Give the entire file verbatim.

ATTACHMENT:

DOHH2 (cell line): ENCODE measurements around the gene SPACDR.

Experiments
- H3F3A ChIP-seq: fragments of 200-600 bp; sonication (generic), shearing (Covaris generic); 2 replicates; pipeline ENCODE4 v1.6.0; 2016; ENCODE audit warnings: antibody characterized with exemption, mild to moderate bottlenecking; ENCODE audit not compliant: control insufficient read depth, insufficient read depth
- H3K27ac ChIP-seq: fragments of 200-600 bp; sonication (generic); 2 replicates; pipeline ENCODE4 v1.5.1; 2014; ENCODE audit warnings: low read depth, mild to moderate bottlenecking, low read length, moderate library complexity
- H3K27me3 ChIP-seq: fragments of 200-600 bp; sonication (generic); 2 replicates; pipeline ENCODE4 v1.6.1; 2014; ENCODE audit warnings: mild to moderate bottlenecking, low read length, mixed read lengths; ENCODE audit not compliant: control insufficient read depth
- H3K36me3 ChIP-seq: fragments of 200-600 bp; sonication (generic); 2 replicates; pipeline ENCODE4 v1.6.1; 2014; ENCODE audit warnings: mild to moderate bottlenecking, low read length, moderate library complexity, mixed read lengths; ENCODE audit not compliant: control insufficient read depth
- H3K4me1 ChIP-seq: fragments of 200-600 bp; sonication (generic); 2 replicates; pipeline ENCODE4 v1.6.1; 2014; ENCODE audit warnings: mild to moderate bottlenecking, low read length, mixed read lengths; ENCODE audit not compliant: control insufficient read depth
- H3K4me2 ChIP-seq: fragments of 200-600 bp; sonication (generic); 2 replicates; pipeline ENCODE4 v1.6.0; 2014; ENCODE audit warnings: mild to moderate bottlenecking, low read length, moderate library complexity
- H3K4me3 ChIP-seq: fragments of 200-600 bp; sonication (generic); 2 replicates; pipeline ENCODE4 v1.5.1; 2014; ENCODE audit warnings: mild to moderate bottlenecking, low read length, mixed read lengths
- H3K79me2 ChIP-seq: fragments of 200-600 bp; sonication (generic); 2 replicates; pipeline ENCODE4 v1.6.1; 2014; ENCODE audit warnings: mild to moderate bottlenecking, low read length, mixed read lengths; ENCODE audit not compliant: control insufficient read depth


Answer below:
DOHH2 (cell line): ENCODE measurements around the gene SPACDR.

Experiments
- H3F3A ChIP-seq: fragments of 200-600 bp; sonication (generic), shearing (Covaris generic); 2 replicates; pipeline ENCODE4 v1.6.0; 2016; ENCODE audit warnings: antibody characterized with exemption, mild to moderate bottlenecking; ENCODE audit not compliant: control insufficient read depth, insufficient read depth
- H3K27ac ChIP-seq: fragments of 200-600 bp; sonication (generic); 2 replicates; pipeline ENCODE4 v1.5.1; 2014; ENCODE audit warnings: low read depth, mild to moderate bottlenecking, low read length, moderate library complexity
- H3K27me3 ChIP-seq: fragments of 200-600 bp; sonication (generic); 2 replicates; pipeline ENCODE4 v1.6.1; 2014; ENCODE audit warnings: mild to moderate bottlenecking, low read length, mixed read lengths; ENCODE audit not compliant: control insufficient read depth
- H3K36me3 ChIP-seq: fragments of 200-600 bp; sonication (generic); 2 replicates; pipeline ENCODE4 v1.6.1; 2014; ENCODE audit warnings: mild to moderate bottlenecking, low read length, moderate library complexity, mixed read lengths; ENCODE audit not compliant: control insufficient read depth
- H3K4me1 ChIP-seq: fragments of 200-600 bp; sonication (generic); 2 replicates; pipeline ENCODE4 v1.6.1; 2014; ENCODE audit warnings: mild to moderate bottlenecking, low read length, mixed read lengths; ENCODE audit not compliant: control insufficient read depth
- H3K4me2 ChIP-seq: fragments of 200-600 bp; sonication (generic); 2 replicates; pipeline ENCODE4 v1.6.0; 2014; ENCODE audit warnings: mild to moderate bottlenecking, low read length, moderate library complexity
- H3K4me3 ChIP-seq: fragments of 200-600 bp; sonication (generic); 2 replicates; pipeline ENCODE4 v1.5.1; 2014; ENCODE audit warnings: mild to moderate bottlenecking, low read length, mixed read lengths
- H3K79me2 ChIP-seq: fragments of 200-600 bp; sonication (generic); 2 replicates; pipeline ENCODE4 v1.6.1; 2014; ENCODE audit warnings: mild to moderate bottlenecking, low read length, mixed read lengths; ENCODE audit not compliant: control insufficient read depth